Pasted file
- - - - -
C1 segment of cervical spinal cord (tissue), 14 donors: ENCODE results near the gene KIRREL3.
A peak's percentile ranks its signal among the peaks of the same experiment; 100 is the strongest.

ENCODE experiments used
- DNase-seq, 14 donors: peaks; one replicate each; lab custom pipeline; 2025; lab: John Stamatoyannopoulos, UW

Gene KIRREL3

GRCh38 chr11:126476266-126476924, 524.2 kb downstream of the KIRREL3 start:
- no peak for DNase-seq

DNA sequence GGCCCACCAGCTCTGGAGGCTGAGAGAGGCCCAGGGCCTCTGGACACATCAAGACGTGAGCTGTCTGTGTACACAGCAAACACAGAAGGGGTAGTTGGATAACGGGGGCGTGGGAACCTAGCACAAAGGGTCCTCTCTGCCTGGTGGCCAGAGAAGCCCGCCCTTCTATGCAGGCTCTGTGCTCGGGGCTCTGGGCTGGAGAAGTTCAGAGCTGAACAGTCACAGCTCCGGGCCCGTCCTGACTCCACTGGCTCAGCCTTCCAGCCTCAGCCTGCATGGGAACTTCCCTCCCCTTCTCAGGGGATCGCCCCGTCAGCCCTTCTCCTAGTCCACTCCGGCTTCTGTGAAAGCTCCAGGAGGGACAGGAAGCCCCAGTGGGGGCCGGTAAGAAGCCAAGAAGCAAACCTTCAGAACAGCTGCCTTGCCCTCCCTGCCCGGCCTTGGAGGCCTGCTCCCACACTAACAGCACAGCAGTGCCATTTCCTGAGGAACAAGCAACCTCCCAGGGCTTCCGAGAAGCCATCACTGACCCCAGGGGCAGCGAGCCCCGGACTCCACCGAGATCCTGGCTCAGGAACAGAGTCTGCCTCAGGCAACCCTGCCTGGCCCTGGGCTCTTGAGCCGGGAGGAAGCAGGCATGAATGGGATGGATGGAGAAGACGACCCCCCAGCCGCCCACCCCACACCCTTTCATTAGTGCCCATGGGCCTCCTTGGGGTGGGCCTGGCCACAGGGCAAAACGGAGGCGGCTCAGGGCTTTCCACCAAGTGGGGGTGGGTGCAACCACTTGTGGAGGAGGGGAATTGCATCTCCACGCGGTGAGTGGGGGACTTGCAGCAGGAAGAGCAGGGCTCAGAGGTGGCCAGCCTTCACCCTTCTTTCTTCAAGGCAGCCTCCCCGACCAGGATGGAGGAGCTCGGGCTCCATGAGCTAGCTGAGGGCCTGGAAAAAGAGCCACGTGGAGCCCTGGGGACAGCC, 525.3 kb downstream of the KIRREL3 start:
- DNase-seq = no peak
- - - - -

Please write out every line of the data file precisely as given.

C1 segment of cervical spinal cord (tissue), 14 donors: ENCODE results near the gene KIRREL3.
A peak's percentile ranks its signal among the peaks of the same experiment; 100 is the strongest.

ENCODE experiments used
- DNase-seq, 14 donors: peaks; one replicate each; lab custom pipeline; 2025; lab: John Stamatoyannopoulos, UW

Gene KIRREL3

GRCh38 chr11:126476266-126476924, 524.2 kb downstream of the KIRREL3 start:
- no peak for DNase-seq

DNA sequence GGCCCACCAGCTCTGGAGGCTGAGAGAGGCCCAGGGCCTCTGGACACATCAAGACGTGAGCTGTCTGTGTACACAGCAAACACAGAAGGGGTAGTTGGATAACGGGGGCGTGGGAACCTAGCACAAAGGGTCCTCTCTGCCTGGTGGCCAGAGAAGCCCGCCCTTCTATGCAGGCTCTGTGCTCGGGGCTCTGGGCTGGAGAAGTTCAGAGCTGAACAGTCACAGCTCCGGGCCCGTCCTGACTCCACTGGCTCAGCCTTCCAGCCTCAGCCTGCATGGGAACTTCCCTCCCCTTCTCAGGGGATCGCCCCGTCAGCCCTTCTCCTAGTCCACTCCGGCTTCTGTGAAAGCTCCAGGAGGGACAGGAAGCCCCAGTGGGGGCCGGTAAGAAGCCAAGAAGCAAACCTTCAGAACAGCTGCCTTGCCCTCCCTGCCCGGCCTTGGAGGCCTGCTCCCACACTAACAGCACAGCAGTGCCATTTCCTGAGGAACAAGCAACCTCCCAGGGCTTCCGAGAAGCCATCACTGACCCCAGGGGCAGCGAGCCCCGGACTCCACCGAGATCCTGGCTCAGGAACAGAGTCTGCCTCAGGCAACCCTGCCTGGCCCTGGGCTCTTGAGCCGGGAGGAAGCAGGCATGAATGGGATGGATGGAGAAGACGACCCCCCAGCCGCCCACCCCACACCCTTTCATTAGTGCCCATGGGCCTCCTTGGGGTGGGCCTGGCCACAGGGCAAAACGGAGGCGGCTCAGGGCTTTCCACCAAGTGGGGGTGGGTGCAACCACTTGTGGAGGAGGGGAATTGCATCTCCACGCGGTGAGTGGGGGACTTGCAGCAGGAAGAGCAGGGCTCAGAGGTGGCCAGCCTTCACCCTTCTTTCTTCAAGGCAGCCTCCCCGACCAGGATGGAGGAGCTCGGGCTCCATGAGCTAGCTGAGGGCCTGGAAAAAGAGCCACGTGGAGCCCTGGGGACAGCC, 525.3 kb downstream of the KIRREL3 start:
- DNase-seq = no peak